Meanwhile, in South Africa, 15,000 Crocodiles Escaped From a Farm

The Atlantic

There's good news is that some of 15,000 crocs missing after recent South Africa floods have been recaptured. The bad news is that there are at least 7,500 missing crocodiles out there, somewhere.  The missing crocs belong to the Rakwena Crocodile Farm, a tourist attraction in northern South Africa, and made a break for it when their owners had to open the gates to prevent a storm surge, after the nearby Limpopo river swelled under rains. "One turned up on a school rugby pitch 75 miles away," reports the AFP.

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South Africa and Mozambique have experienced heavy rains over the past week. The death toll from the rising waters is at 20 while more than 800 flood victims have been rescued. Reuters doesn't specify whether any of them were rescued from crocodiles attacks, but they noted on Tuesday that more than 15,000 people were driven from their homes—about the same number as the number of crocs who spilled into the Limpopo River.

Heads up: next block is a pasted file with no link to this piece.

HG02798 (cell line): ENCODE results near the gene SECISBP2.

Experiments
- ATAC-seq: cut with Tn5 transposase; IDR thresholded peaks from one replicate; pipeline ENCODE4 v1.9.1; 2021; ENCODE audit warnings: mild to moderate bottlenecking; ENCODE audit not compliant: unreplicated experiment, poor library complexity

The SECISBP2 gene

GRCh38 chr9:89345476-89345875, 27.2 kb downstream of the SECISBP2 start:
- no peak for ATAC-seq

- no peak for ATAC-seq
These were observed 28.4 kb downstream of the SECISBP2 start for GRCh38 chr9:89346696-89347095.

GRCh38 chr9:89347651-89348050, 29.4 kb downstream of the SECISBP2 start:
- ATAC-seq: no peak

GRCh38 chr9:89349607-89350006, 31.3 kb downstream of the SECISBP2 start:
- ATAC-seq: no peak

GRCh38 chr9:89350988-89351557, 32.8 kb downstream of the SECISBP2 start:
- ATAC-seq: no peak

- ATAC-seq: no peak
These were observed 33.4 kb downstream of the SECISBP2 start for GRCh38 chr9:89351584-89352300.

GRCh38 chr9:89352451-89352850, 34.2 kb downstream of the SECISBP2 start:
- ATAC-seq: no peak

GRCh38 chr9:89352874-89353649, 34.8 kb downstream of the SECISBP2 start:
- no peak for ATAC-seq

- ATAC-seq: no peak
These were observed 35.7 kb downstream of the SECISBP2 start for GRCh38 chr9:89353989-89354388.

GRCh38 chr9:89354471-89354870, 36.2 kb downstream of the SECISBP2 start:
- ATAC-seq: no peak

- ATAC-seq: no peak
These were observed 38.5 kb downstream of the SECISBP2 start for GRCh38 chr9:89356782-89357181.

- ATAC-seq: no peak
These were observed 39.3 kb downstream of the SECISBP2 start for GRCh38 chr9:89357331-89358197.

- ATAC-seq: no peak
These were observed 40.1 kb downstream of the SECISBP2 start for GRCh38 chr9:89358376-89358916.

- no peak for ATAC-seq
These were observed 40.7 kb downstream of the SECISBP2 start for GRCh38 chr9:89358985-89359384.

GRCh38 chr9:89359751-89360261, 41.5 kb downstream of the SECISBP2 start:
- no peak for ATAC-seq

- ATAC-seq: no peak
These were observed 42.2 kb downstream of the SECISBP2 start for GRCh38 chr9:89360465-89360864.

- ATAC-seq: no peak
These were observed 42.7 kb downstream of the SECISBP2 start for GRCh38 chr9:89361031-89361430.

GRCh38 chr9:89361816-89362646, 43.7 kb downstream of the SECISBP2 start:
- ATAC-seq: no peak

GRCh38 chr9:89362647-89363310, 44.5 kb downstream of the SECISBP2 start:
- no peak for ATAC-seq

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The cleanup and recapture process is being headed by the Zane Langman, the son-in-law of the farm's owner. "There used to be only a few crocodiles in the Limpopo River. Now there are a lot. We go to catch them as soon as farmers call us to inform us about crocodiles," Langman, told the BBC.  Well, at least he has a system, right?

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